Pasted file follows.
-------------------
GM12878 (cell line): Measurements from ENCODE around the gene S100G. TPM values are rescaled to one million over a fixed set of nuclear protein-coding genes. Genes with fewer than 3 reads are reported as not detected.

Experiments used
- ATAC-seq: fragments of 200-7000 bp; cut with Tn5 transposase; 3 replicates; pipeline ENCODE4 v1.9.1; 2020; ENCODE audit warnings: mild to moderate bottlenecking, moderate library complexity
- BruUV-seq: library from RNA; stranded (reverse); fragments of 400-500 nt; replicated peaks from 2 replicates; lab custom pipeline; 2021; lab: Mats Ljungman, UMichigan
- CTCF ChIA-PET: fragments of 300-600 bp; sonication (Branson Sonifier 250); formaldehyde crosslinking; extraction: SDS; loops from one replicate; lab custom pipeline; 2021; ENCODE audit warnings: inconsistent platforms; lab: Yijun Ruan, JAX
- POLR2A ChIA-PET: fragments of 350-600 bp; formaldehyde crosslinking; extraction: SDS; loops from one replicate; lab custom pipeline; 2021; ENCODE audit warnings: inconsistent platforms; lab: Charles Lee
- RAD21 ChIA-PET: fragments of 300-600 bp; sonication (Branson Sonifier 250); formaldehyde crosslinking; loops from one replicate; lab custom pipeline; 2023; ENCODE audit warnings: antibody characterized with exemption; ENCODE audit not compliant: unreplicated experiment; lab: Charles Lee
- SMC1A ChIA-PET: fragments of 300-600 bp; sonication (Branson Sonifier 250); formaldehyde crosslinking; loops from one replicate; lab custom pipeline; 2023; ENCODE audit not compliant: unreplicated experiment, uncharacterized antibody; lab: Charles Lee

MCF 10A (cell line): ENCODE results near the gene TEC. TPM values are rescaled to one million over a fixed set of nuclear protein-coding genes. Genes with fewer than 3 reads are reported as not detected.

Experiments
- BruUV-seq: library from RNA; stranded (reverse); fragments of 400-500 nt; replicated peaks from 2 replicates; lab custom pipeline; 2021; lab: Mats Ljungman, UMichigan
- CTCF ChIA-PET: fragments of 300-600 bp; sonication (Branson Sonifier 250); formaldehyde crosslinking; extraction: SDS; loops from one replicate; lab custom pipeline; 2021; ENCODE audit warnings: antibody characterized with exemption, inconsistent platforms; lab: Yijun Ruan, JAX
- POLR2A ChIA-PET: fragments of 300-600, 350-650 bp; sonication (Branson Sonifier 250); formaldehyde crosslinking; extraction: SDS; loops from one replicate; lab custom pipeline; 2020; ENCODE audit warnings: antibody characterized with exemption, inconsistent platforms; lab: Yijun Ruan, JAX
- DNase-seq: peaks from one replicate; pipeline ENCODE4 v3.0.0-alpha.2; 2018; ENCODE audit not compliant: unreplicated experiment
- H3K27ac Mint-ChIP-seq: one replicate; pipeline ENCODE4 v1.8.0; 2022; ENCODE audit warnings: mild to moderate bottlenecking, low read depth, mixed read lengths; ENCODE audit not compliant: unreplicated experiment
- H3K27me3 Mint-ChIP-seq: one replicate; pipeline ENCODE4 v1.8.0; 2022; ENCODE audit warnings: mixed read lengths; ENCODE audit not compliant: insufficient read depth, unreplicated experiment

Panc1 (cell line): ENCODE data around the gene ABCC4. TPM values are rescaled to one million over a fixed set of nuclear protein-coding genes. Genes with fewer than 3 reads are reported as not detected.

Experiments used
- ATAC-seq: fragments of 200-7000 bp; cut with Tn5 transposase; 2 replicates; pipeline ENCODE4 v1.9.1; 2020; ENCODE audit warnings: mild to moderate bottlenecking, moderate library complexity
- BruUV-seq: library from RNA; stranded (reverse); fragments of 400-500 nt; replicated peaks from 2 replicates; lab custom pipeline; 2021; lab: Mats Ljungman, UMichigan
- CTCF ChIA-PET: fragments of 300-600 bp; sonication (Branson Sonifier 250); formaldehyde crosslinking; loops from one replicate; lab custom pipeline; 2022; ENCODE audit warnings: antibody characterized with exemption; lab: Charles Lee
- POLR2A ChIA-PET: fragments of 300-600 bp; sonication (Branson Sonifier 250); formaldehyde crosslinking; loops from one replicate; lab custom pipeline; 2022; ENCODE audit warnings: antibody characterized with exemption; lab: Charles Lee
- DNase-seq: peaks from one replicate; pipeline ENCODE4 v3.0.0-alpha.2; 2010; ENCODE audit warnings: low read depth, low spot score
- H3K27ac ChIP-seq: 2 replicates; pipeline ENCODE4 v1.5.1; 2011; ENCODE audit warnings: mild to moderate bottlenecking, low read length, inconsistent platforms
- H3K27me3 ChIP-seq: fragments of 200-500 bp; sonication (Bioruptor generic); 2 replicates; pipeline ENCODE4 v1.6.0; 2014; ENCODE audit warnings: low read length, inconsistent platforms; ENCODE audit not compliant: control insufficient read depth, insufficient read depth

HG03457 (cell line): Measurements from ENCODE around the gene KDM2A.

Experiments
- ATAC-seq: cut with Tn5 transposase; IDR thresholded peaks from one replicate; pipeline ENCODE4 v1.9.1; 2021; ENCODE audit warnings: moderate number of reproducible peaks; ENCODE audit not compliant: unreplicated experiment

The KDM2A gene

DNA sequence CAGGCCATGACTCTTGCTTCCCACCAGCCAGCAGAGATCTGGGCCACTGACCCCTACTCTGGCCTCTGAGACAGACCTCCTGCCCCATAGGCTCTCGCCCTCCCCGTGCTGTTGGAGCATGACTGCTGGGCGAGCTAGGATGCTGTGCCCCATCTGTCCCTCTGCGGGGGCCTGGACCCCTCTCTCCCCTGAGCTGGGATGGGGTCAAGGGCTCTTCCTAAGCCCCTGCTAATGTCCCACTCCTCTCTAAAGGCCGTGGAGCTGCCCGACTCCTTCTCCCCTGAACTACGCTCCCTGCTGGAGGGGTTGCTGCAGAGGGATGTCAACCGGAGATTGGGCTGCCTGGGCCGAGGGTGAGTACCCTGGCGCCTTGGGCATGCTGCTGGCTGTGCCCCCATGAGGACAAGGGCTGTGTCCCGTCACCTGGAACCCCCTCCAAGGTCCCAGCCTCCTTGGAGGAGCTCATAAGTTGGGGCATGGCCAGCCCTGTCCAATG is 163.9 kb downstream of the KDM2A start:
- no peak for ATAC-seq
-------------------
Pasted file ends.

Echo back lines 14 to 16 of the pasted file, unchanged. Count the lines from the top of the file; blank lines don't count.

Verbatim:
- DNase-seq: peaks from one replicate; pipeline ENCODE4 v3.0.0-alpha.2; 2018; ENCODE audit not compliant: unreplicated experiment
- H3K27ac Mint-ChIP-seq: one replicate; pipeline ENCODE4 v1.8.0; 2022; ENCODE audit warnings: mild to moderate bottlenecking, low read depth, mixed read lengths; ENCODE audit not compliant: unreplicated experiment
- H3K27me3 Mint-ChIP-seq: one replicate; pipeline ENCODE4 v1.8.0; 2022; ENCODE audit warnings: mixed read lengths; ENCODE audit not compliant: insufficient read depth, unreplicated experiment